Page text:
Was 2009 the Worst Year of the Decade for Oscar-Bait Season? It Only Feels That Way

This year’s Oscar film season looked so promising a few months ago when all we had were trailers and magazine movie previews, touting the hallowed source materials and the dancing all-stars and the very, very important real-life figures brought to life by very, very important actors. And one by one these buzzworthy films opened up to critical indifference/rage. The Lovely Bones seemed mind-blowing before anyone saw it: When they did, Entertainment Weekly’s Lisa Schwarzbaum, speaking for most critics, said it “bears little resemblance to the book in either tone or complexity.” The Road: So important! So chilling! And upon the premiere: “A long, slow slog.” (J. Hoberman, Village Voice.) And Amelia, well, it crashed or sank, depending on the theory. Nobody seems excited about anything but the eye-bugging Avatar, and it made us wonder: Could this have been the worst Oscar season of the decade?

As hard as it is to believe — especially right after a screening of Nine — it wasn’t. Using Rotten Tomatoes, the movie-review site that measures the percentage of positive notices earned per picture, we averaged the score of every major Oscar hopeful that came out from October through December (the main Oscar-bait season) for every year of the aughts. (We defined “Oscar hopeful” as any serious film that arrived with either rampant festival buzz, a major studio push, and/or at least one major star.) With this math, we discovered that 2009’s awards-grubbers have averaged about 70 percent positive reviews (ranging from Fantastic Mr. Fox, which topped the list at 93 percent, down to Nine, with a mere 37 percent), which ranks the year in sixth place for the decade. Sixth!

Turns out, we really should have been grumbling back in 2006, which placed last in the aughts, with a 62 percent average. Any points scored by The Departed, Children of Men, and The Queen (which all rated in the 90-plus percentile) were undone by The Good German, A Good Year, The Good Shepherd, Bobby, and Running With Scissors (all scoring below 60 percent). Hopefully that will make you feel better, though it will not make The Lovely Bones any better.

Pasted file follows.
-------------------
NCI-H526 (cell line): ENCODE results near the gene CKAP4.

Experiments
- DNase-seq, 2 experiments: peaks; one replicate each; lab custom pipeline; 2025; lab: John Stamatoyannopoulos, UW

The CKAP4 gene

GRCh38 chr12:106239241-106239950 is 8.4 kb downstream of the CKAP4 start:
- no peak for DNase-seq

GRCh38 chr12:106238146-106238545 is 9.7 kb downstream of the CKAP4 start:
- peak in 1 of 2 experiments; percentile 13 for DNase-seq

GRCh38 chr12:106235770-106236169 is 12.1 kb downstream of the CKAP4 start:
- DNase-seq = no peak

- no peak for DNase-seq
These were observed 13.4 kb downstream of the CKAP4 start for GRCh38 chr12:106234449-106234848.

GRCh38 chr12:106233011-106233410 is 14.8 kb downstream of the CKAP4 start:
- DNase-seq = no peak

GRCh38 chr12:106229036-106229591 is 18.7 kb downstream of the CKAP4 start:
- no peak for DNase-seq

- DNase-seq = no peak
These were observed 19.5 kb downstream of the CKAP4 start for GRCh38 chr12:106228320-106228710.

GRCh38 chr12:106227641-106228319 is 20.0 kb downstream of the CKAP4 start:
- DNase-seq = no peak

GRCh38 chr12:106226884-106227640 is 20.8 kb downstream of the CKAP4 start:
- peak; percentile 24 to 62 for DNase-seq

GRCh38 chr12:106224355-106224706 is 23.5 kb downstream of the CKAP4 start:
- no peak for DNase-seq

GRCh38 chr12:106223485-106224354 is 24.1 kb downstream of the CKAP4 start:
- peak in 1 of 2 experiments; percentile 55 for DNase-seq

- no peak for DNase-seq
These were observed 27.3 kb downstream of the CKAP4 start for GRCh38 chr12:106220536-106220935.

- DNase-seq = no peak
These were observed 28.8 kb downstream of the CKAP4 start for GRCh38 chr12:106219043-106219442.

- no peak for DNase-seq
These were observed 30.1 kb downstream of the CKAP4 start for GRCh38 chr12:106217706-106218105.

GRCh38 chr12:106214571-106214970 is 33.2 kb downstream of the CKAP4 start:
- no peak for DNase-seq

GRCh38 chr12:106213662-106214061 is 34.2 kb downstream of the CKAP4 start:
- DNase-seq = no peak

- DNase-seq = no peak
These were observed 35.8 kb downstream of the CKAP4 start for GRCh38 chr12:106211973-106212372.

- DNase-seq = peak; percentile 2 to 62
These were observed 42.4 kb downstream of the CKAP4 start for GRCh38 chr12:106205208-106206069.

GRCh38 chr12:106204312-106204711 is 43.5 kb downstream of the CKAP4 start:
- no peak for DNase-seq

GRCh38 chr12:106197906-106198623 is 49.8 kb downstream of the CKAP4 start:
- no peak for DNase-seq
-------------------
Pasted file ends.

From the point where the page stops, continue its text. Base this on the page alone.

Here are the averages for each year, in descending order, along with some of the highs and lows.

2002: 82.2%
Solaris: 65%
8 Mile: 74%
Gangs of New York: 76%
The Pianist: 95%
Catch Me if You Can: 96%
The Lord of the Rings: The Two Towers: 96%

2000: 73.1%
The Legend of Bagger Vance: 43%
Men of Honor: 42%
What Women Want: 52%
Cast Away: 89%
Traffic: 92%
Crouching Tiger, Hidden Dragon: 97%

2008: 72.2%
Blindness: 41%
Australia: 54%
W.: 60%
Slumdog Millionaire: 93%
Milk: 94%
The Wrestler: 98%

2004: 72.1%
Alexander: 16%
The Phantom of the Opera: 33%
Spanglish: 52%
Vera Drake: 92%
Hotel Rwanda: 92%
Sideways: 97%

2003: 70.8%
Mona Lisa Smile: 35%
Sylvia: 36%
The Human Stain: 41%
In America: 89%
The Lord of the Rings: The Return of the King: 94%
Lost in Translation: 95%

2009: 69.7%
Amelia: 21%
Nine: 37%
The Lovely Bones: 40%
The Messenger: 90%
Precious: 91%
Fantastic Mr. Fox: 93%

2005: 69.6%
Memoirs of a Geisha: 35%
Bee Season: 42%
Casanova: 43%
King Kong: 83%
Pride & Prejudice: 85%
Brokeback Mountain: 86%

2007: 68.4%
Love in the Time of Cholera: 27%
Lions for Lambs: 27%
Elizabeth: The Golden Age: 34%
Juno: 93%
Gone Baby Gone: 94%
No Country for Old Men: 94%

2001: 67.9%
Charlotte Gray: 32%
I Am Sam: 34%
The Majestic: 41%
Gosford Park: 86%
The Lord of the Rings: The Fellowship of the Ring: 92%
In the Bedroom: 94%

2006: 62.1%
Factory Girl: 18%
A Good Year: 25%
The Good German: 32%
The Departed: 92%
Children of Men: 92%
The Queen: 97%

Was 2009 the Worst Year of the Decade for Oscar-Bait Season? It Only Feels That Way